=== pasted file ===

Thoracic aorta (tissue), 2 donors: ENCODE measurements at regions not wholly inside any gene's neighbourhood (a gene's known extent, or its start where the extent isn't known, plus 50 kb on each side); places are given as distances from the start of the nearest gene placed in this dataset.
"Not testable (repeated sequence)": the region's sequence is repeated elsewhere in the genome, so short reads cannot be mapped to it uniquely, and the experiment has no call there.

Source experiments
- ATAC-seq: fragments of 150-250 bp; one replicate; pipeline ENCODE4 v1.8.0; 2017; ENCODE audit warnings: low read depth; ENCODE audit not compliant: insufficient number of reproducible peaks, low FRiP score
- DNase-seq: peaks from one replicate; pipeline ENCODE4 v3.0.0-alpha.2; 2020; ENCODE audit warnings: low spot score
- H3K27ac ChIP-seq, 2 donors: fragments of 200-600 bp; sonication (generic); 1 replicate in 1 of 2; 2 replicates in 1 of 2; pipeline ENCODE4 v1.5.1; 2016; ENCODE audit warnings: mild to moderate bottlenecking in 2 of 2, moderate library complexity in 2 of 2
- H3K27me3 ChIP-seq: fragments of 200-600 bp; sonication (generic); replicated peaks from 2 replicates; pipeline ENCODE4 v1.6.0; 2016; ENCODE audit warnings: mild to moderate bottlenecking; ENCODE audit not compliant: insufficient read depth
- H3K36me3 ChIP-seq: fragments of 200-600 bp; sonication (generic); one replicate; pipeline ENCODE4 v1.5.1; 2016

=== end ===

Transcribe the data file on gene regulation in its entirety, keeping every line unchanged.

Thoracic aorta (tissue), 2 donors: ENCODE measurements at regions not wholly inside any gene's neighbourhood (a gene's known extent, or its start where the extent isn't known, plus 50 kb on each side); places are given as distances from the start of the nearest gene placed in this dataset.
"Not testable (repeated sequence)": the region's sequence is repeated elsewhere in the genome, so short reads cannot be mapped to it uniquely, and the experiment has no call there.

Source experiments
- ATAC-seq: fragments of 150-250 bp; one replicate; pipeline ENCODE4 v1.8.0; 2017; ENCODE audit warnings: low read depth; ENCODE audit not compliant: insufficient number of reproducible peaks, low FRiP score
- DNase-seq: peaks from one replicate; pipeline ENCODE4 v3.0.0-alpha.2; 2020; ENCODE audit warnings: low spot score
- H3K27ac ChIP-seq, 2 donors: fragments of 200-600 bp; sonication (generic); 1 replicate in 1 of 2; 2 replicates in 1 of 2; pipeline ENCODE4 v1.5.1; 2016; ENCODE audit warnings: mild to moderate bottlenecking in 2 of 2, moderate library complexity in 2 of 2
- H3K27me3 ChIP-seq: fragments of 200-600 bp; sonication (generic); replicated peaks from 2 replicates; pipeline ENCODE4 v1.6.0; 2016; ENCODE audit warnings: mild to moderate bottlenecking; ENCODE audit not compliant: insufficient read depth
- H3K36me3 ChIP-seq: fragments of 200-600 bp; sonication (generic); one replicate; pipeline ENCODE4 v1.5.1; 2016